Monitoring the Magic: Operating LLM-Driven Products
A brief exploration of what makes LLMs hard to deploy in production for builders and customers, a framework for understanding the problem, and some strategies for making it better.
So, you want to add a chatbot
I’ve been working with LLMs for the past few months across every part of the technology stack: from low-level (pytorch and ggml) to abstraction and orchestration layers (LangChain); from OpenAI to Claude to Llama and back; from prompt engineering to agent planning; from development to deployment, and now I’m working on monitoring and evaluation.
I’ve also been talking with leaders across every part of the ecosystem: from the LangChain core team to futuristic indie projects at the AGI House to old-school businesses who don’t even have a tech team that are desperate to use the technology.
One thing stands out across the landscape: LLMs are a new kind of product that have new kinds of user behavior, business expectations, and engineering requirements. I want to talk about a specific comment I hear a lot of people talk about, and how it creates a symphony of confusion and opportunity for designers, operators and engineers to build great products.
LLMs are magic…great.
The amazing thing about LLMs is that you don’t know what they’re going to spit out, and the quality so far has been mind-blowing (hence the hype). But if we’re going to build products that people understand and use reliably, we need to start moving towards a framework for engineering things that are unpredictable. Let’s first address some misconceptions about the nature of LLM “magic”.
“Random” does not equal random
For most LLMs today, you can simply set
temperature=0 and reliably get the same output given the same input. So it’s not that the process that generates text is always random, it’s that we don’t really understand how LLMs pick one word over another. People throw around the word “random” when what most people really mean is “incomprehensible.”
As product designers and engineers, we actually don’t care about how the model itself manages to navigate the enormous possible combination of words to write a paragraph. That was the job of the PhDs and research engineers who figured out how to train the model successfully. We care about whether the paragraph generated does what we want it to. Thinking at the right level of abstraction is key to understanding where we should target our efforts.
When we humans say complicated, we’re talking about how we can even remotely try not to generate speech, but how to evaluate and monitor the speech that an LLM has generated. To add more challenge, the way we’ve been evaluating and monitoring production services over the last 30 years has been with numbers, math and metrics, and that’s not so easy now. While in the future we’ll develop better systems that leverage language to monitor language, right now we need the framework to build and manage LLM products today using existing tools.
Every operator’s problem with LLMs is sensitivity and dimensionality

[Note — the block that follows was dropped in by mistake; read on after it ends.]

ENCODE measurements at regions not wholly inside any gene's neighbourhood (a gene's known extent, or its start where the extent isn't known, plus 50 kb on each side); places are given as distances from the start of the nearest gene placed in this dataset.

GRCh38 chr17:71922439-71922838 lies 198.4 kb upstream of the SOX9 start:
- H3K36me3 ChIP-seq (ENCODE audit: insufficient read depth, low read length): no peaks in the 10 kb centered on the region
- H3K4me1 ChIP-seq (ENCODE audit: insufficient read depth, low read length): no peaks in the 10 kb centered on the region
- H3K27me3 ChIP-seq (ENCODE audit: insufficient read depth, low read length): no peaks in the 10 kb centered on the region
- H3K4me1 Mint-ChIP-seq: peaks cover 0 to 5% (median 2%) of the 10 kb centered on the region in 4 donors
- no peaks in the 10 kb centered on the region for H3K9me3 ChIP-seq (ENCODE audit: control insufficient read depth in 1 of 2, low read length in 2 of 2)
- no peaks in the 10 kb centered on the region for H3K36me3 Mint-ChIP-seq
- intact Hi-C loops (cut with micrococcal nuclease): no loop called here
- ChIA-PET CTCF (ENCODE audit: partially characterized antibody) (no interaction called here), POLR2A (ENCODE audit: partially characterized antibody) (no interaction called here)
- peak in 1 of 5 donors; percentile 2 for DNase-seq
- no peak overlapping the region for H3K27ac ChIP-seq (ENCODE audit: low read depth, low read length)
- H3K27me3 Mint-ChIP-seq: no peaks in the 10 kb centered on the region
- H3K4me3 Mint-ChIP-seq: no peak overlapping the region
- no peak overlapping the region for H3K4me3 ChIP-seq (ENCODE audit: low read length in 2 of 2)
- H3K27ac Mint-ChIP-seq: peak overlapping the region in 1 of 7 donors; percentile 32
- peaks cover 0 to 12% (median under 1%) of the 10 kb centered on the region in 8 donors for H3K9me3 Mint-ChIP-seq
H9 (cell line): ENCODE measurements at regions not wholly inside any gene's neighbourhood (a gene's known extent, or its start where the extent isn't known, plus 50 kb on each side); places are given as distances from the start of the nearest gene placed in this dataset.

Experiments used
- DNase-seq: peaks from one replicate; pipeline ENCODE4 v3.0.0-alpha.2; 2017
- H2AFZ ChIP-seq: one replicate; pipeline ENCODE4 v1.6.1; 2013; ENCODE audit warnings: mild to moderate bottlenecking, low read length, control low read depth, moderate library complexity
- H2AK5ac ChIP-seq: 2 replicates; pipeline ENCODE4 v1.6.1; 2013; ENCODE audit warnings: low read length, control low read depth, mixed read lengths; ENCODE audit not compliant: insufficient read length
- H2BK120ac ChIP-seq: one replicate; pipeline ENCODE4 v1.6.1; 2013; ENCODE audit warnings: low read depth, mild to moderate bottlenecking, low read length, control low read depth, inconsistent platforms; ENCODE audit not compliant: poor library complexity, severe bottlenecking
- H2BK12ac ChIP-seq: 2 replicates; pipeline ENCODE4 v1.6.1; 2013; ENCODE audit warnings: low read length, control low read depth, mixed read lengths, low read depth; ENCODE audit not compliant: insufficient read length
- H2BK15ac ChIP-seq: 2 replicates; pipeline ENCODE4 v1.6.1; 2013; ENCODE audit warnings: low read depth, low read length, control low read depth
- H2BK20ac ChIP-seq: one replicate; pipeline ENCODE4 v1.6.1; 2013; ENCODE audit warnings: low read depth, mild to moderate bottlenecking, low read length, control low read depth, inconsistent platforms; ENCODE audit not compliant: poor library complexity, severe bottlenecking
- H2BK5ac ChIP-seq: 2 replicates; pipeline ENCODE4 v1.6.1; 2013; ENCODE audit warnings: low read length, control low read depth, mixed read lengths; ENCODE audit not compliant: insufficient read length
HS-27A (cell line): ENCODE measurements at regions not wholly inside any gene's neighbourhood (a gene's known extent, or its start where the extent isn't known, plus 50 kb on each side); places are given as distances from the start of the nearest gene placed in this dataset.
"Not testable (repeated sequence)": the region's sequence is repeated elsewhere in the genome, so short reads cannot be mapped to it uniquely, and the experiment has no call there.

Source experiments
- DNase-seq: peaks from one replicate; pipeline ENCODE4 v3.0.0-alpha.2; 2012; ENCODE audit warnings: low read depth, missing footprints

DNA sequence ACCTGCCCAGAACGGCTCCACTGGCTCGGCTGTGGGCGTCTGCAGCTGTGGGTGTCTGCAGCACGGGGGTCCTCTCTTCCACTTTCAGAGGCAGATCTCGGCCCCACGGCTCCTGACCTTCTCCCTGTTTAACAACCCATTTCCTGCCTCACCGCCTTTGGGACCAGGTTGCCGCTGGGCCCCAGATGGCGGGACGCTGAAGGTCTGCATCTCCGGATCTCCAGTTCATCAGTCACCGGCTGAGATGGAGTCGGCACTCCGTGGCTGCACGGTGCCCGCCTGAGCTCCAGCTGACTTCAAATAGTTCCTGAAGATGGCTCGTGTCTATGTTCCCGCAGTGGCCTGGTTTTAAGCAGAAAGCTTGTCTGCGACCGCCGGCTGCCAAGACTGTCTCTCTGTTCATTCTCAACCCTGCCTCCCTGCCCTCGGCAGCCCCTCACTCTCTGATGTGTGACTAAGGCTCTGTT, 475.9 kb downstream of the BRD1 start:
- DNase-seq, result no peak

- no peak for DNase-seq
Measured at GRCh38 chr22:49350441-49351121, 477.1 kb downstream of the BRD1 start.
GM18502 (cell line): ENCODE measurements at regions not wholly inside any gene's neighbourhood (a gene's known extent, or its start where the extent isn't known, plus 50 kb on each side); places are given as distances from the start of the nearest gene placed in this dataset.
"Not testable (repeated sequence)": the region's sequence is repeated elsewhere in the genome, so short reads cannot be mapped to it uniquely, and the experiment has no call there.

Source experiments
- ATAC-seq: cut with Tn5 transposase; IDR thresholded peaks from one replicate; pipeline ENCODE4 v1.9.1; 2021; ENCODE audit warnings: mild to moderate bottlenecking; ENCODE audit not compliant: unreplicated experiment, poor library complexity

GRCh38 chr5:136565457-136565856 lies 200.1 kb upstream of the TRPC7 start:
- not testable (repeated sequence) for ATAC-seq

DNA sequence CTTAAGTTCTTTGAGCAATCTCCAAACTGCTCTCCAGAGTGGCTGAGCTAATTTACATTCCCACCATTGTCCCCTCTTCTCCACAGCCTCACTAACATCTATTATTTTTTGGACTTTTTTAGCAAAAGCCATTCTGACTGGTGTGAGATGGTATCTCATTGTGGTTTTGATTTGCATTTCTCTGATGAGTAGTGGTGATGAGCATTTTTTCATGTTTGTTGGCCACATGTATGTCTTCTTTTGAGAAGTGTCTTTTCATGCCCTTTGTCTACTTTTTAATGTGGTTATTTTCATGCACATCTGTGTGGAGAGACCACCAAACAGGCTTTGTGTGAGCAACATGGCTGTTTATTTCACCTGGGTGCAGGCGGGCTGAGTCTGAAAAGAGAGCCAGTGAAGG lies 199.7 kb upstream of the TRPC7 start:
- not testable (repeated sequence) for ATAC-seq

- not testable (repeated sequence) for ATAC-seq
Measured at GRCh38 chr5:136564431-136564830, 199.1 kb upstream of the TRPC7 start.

It’s easier to understand sensitivity by first understand its opposite: smoothness. Smooth functions are easy to understand: small changes in inputs lead to small changes in output. They make sense to both designers and engineers, because most of the functions we see in the world are smooth: weather doesn’t just go crazy from one minute to the next, the changes are gradual and as a result, understandable.
In contrast, LLMs are very sensitive, for a few reasons. It’s simple to understand: if you add just a single word (”not”), you change the meaning of the sentence entirely. If you add an adjective, the nuance and everything afterwards shifts dramatically.
Let's also return to the question of dimensionality: a conversation can go in an infinite number of directions, and as many have experienced, LLMs get derailed and lose focus easily. What’s even harder is that there are as many good conversations as there are bad ones. It’s easy to monitor something that has only one good stable state, it’s much harder to monitor something that has many different ways for something to go right.
Now, the challenge for operators (product and engineers) is to test and monitor all the nuance of language at scale. How can we start the work of taming a temperamental genie in a bottle?
Building smooth, sensitive products
We can start by understanding specific types of sensitivity and the nature of sensitivity in production, as well as kinds of product designs for creating smoothness that mitigate sensitivity while not compromising on the robustness and flexibility of LLMs.
1. Sensitivity compounds over time
For every action or response an LLM needs to generate, the chance it gets a single step wrong may be low, but over time this compounds. On the other side of the coin, users of conversational chatbots in production uniformly complain about agents losing track of conversation.
It’s easy to work out the math: assuming a generously low 5% error rate at any step, for a 10 step sequence, or chain, of agent responses, the probability it never takes a wrong step is <60%. Similarly, assuming that an agent is able to maintain a thread between steps even 90% of the time, then the chance it’s able to maintain the thread over the whole sequence is <35%.
Limit chain lengths
The easiest way to address exploding sensitivity is to limit how long LLM chains can run. Chains where the model feeds inputs from previous outputs are common in autonomous agent paradigms; the shorter you can make them, the less likely they are to get off track. In chat chains (from a person to a model and back), it’s a poor customer experience to limit conversation length, but you can create affordances through user and model guiding that make chat experiences not only less likely to derail, but more intuitive for customers.